THE GREAT INDIAN NOBEL STORY
It’s a proud moment to India as the nation celebrates the Nobel Prize in Economics victory of Abhijit Banerjee who shared the coveted recognition with Esther Duflo and Michael Kremer for experimental approach to alleviating global poverty. The researchers spent nearly two decades to transform development economics.
In the words of the researchers, over 700 million people live on extremely low incomes and every year 5 million children die before their fifth birthday and their research offers immense help to overcome this menace.
As the success of Abhijit Banerjee and the Nobel Prize add a new page to the Great Indian Nobel Story, let’s take a look at the Indian Nobel Laureates over the past years.
1913 – Rabindranath Tagore – Literature
Popularly known as Gurudev, Rabindranath Tagore was the first Indian ever to receive a Nobel Prize. He was awarded the Nobel Prize for Literature in recognition of his work Gitanjali, a collection of poems, in 1913. The Nobel committee called his work profoundly sensitive, fresh and beautiful.
Gitanjali, Gora, Ghare-Baire, Rabindra Sangeet, Amar Shonar Bangla, and the National Anthem Jana Gana Mana are among his notable works. Tagore was a writer, song composer, playwright, essayist, painter, and founder of the famous Santiniketan which later came to be known as Vishwabharati University.
1930 – C. V. Raman – Physics
C V Raman made the country proud with the first Nobel Prize in Physics. He was awarded the prize for his work on the scattering of light and for the discovery of the Raman Effect. The theory discovered explains the change in the frequency of light passing through a transparent medium.
He was the recipient of many honorary awards and titles such as Sir, Knight Bachelor, Hughes Medal, Bharat Ratna, Lenin Peace Prize.
1979 – Mother Teresa – Peace
The Nobel Peace Prize was awarded to Mother Teresa for her selfless service and unique devotion, not only to helpless fellow-Indians but also to the cause of world peace.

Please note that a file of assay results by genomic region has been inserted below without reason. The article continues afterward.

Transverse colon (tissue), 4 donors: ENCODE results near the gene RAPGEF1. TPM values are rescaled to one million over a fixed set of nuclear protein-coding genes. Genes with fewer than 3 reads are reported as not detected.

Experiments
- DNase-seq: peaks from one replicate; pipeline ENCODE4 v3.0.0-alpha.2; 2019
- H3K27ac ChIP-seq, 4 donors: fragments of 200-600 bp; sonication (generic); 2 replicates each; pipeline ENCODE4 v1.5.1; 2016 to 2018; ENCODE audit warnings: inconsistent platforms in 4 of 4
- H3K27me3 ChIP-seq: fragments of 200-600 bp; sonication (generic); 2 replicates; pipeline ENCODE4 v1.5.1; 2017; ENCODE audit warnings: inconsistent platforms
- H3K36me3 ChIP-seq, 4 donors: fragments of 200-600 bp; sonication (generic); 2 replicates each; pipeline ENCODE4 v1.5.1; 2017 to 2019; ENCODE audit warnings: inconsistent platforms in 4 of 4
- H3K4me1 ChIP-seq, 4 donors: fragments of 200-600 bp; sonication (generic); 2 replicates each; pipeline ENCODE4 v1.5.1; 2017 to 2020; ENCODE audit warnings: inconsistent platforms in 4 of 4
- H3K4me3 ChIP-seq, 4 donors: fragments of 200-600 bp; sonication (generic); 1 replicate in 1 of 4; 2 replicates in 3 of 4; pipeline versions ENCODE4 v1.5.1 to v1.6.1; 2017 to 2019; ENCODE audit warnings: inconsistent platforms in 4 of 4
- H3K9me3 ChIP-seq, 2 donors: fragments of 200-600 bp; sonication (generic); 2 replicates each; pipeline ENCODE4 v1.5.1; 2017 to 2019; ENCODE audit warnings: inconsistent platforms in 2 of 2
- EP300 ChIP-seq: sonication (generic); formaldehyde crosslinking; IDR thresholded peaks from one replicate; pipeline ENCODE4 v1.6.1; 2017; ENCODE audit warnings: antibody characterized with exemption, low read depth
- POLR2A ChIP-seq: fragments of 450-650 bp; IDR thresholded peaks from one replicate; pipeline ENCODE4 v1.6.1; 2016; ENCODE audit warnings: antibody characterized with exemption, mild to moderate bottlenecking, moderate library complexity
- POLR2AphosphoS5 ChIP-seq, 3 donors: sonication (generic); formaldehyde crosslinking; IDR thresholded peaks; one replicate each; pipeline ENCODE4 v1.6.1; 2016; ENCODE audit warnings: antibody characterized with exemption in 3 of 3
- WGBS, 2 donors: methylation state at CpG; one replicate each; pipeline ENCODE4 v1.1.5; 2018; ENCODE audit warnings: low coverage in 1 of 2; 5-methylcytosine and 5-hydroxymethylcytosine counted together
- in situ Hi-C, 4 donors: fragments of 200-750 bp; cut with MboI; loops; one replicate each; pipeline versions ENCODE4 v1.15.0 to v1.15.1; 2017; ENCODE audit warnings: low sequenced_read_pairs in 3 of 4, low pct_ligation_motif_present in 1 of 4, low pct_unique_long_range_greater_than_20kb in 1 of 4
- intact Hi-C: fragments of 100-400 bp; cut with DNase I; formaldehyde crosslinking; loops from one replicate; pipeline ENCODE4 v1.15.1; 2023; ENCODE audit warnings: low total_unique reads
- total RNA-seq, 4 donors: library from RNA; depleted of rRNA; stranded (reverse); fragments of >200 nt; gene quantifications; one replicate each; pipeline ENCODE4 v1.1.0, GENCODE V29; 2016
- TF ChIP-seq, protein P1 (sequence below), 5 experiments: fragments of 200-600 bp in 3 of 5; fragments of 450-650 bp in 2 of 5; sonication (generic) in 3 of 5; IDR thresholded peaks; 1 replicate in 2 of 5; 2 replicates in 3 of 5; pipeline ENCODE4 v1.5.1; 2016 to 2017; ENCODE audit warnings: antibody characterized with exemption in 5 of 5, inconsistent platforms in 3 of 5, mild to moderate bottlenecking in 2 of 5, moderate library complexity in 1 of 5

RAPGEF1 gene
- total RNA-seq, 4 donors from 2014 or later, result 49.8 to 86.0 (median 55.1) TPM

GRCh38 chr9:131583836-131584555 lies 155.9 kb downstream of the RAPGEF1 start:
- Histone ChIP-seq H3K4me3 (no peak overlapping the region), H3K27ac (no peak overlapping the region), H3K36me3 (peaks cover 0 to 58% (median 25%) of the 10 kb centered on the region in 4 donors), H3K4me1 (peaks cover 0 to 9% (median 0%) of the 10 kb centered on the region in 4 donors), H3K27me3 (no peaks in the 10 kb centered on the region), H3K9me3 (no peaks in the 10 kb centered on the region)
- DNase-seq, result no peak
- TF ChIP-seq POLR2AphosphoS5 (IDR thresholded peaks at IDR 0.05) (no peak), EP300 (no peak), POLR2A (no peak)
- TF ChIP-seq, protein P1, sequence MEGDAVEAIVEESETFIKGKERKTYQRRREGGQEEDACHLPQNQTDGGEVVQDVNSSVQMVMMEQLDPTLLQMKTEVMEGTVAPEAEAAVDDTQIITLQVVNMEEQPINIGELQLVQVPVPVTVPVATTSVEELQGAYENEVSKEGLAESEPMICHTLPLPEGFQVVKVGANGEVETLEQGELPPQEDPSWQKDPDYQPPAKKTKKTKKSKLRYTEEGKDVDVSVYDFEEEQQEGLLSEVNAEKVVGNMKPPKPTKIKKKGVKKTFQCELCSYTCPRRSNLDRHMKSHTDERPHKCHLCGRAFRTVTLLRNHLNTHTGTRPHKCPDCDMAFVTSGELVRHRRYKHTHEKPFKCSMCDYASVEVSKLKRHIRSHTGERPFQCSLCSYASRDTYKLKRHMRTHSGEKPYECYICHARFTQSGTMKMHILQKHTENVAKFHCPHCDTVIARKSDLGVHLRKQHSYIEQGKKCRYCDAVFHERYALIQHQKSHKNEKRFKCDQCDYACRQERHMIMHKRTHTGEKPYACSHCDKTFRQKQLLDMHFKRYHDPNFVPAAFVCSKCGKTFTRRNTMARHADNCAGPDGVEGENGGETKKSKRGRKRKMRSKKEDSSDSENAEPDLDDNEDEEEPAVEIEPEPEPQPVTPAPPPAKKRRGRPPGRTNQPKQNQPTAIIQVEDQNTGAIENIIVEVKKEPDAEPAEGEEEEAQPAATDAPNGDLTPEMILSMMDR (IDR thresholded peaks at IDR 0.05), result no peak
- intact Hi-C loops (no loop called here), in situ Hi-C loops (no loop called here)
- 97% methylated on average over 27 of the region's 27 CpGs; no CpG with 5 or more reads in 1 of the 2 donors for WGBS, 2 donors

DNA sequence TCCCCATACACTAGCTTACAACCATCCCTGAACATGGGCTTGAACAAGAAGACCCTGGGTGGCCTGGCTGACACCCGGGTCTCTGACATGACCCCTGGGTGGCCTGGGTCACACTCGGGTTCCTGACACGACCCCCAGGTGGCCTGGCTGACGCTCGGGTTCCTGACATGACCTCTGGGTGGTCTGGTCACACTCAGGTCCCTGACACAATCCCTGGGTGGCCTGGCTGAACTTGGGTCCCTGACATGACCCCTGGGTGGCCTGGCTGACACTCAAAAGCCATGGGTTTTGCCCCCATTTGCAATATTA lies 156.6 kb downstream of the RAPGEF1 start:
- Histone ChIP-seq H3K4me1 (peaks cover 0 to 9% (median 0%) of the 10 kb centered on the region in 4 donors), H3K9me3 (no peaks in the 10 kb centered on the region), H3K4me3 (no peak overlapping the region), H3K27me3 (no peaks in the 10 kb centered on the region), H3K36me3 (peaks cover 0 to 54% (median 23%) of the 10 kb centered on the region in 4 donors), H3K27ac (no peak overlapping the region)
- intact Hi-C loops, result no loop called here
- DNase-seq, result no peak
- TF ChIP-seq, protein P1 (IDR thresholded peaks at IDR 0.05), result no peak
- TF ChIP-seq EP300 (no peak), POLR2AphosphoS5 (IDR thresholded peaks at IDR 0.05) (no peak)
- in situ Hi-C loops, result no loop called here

She came to Kolkata in 1929 as a missionary and was deeply moved by the dire conditions of the poor and sick. This prompted her to start a new congregation, Missionaries of Charity. The main centre of her activity, Nirmal Hriday served many lepers and drug addicts.
1998 – Amartya Sen – Economic Sciences
Prof. Amartya Sen became the first Asian to receive the Economics Nobel in the year 1998. He is a pioneer in Welfare Economics and made outstanding contributions on issues like poverty, famine, and other social issues. With many books and papers to his credit, Amartya Sen was also a recipient of many notable awards including Bharat Ratna, National Humanities Medal, and Johan Skytte Prize in Political Science.
2014 – Kailash Satyarthi – Peace
Kailash Satyarthi got the Nobel honor for his struggle against the suppression of children and young people and for the right of all children to education. He was awarded The Aachener International Peace Prize by the German Government, Robert F Kennedy Human Rights Award, and Harvard Humanitarian Award for his contribution.
Nobel laureates who were People of Indian Origin
1968 – Har Gobind Khorana – Medicine
Hargobind Khorana was awarded the Nobel Prize for Medicine in 1968 for his interpretation of the genetic code and its function in protein synthesis.
The other honors bestowed on him included the Louisa Gross Horwitz Prize, the Lasker Foundation Award for Basic Medical Research, the Willard Gibbs Medal, the Gairdner Foundation Annual Award, and the Paul Kayser International Award of Merit in Retina Research.
1983 – Subrahmanyan Chandrasekhar – Physics
Dr S. Chandrashekhar was the nephew of Nobel laureate Sir C V Raman. The former wrote many books on Astrophysics and Stellar Dynamics.
He got the Nobel Prize for his theoretical studies of the physical processes of importance to the structure and evolution of the stars.
2009 – Venkatraman Ramakrishnan – Chemistry
Ramakrishnan won the Nobel Prize in Chemistry for his studies of the structure and function of the ribosome. He is internationally recognised for the determination of the atomic structure of the 30S ribosomal subunit. The notable recognitions of Ramakrishnan include the Louis-Jeantet Prize for Medicine and the Datta Lectureship and Medal of the Federation of European Biochemical Societies (FEBS). He also won the Heatley Medal of the British Biochemical Society.
All the Indian Nobel awardees are a testimony to the dedication and steadfast resolve that helped them research and scale up their careers. Let’s celebrate their success and also understand the need for guidance at an early age that can make someone successful in their careers.
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